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Bee’s Bergman Diary: The Silence

This is entry number 6 and I decided to watch The Silence (1963), which is the third in a series of thematically related films, following Through a Glass Darkly (1961) and Winter Light (1963), which is sometimes considered a trilogy by critics and cinephiles alike. Ingmar Bergman himself stated that ”These three films deal with reduction. Through a Glass Darkly – conquered certainty. Winter Light – penetrated certainty. The Silence – God’s silence – the negative imprint. Therefore, they constitute a trilogy.” While Bergman referred to the “Silence” of the title as “God’s silence,” I personally believe that the silence refers to the lack of communication between the protagonists, the two emotionally estranged sisters, Ester and Anna, (Ingrid Thulin & Gunnel Lindblom).

The film’s plot is relatively simply; two estranged sisters, Ester and Anna, and Anna’s 10-year-old son Johan travel to the Central European country on the verge of war. We meet the trio as they are travelling by train. They are arriving in Timoka, a town in a country with a totally incomprehensible language. Johan asks Ester what a small sign on the window means, but even though she is an interpreter, she does not know the language, our first introduction into the film’s theme about a lack in communication. As she answers Johan, she has a coughing fit which stains her handkerchief with blood. Anna tries to help her, but Ester pushes her away.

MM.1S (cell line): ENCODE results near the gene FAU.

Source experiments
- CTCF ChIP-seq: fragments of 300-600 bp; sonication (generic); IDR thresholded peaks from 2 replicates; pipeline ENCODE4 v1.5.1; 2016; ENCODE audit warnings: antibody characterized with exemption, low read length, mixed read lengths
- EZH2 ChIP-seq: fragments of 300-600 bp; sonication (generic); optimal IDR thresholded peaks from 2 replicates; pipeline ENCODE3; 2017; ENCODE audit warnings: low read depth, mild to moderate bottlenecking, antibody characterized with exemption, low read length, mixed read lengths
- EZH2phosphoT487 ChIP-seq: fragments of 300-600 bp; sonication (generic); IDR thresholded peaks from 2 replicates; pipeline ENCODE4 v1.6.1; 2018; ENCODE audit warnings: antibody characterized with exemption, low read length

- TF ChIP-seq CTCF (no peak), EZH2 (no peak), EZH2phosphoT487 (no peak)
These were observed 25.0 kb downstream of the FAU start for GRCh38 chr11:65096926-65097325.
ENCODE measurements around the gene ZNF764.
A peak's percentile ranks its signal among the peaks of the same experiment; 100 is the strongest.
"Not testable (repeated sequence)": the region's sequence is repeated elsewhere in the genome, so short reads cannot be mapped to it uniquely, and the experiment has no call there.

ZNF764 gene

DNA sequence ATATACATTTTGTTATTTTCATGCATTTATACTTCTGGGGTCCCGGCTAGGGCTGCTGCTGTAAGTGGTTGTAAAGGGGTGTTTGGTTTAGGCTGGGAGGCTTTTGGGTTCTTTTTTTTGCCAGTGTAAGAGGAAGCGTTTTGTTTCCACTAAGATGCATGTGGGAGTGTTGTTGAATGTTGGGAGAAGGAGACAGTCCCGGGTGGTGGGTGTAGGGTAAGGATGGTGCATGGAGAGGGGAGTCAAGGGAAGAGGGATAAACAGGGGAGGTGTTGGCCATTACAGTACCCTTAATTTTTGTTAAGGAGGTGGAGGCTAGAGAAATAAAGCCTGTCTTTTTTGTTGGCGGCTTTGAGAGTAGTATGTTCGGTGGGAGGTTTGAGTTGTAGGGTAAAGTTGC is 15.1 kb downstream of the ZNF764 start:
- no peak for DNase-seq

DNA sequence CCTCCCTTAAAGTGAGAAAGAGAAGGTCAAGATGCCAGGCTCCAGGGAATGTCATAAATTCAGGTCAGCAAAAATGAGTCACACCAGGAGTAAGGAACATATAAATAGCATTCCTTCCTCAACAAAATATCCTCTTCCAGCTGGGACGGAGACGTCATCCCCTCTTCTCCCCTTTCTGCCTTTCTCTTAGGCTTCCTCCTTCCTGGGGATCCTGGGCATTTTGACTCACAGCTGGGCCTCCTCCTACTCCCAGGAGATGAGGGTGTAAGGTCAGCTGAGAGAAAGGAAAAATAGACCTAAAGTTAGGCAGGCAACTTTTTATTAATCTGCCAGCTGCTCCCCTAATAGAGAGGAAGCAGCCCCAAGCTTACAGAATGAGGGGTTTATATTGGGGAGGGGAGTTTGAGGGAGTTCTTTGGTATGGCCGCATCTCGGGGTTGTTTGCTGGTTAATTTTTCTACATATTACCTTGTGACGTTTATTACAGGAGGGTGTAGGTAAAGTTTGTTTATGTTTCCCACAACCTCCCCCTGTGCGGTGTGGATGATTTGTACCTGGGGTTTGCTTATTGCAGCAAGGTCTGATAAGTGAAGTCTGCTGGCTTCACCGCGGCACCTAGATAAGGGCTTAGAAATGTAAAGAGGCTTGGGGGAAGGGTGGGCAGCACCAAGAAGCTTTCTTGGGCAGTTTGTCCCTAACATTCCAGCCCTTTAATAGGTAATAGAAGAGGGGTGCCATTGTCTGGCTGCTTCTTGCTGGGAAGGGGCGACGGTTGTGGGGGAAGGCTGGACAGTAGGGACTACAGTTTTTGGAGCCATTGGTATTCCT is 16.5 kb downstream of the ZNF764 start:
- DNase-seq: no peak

Due to Ester’s sickness, Anna and Ester have decided to stop for a time in Timoka, until Ester is better able to travel. They arrive at a strange, large and desolate hotel where they three of them all encounter the hotel floor porter (Hakan Jahnberd), Johan explores the hotel and meets a travelling troop of performing dawrves. Ester gets drunk and chain smokes in her bedroom. And Anna, drifts aimlessly around the city, attending a theatre show featuring the dwarves, and witnesses a couple is having sex. Upon her return to the hotel, Ester confronts her sister and the two have an argument, resulting in Anna demands that her sister stop her spying, and insists that she leave her alone.

Later on during the same evening, Ester tells Anna that she and Johan should leave and she will follow them at a later time, when she feels better. Anna refuses, not out of compassion for Ester, but probably because she has another rendezvous later that evening with a young waiter she met earlier in the day. The evening drags on, and the trio find themselves battling to have their voices heard, as war erupts outside. It would seem that everyone is suffering from a lack of communication.

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Many have complained about the film being uneventful and dull, which is laughable. Yes, the film does seem longer than its runtime of 95 minutes, but this is because the material is so dense and so much happens even though it may not be in the terms of epic plot twists and reveals. Evey facial expression and/or vocal response have multiple interpretations, and deals with the importance of communicating with the ones we love. The Silence is quite a hard film to watch, and one might describe it as desolate. However, it two central leads give an outstanding performance, and Bergman manages to capture a tense atmosphere that keeps us engaged, and there’s so many layers to explore within this film that it is one that I will revisit, because I am pretty sure I will see something new.


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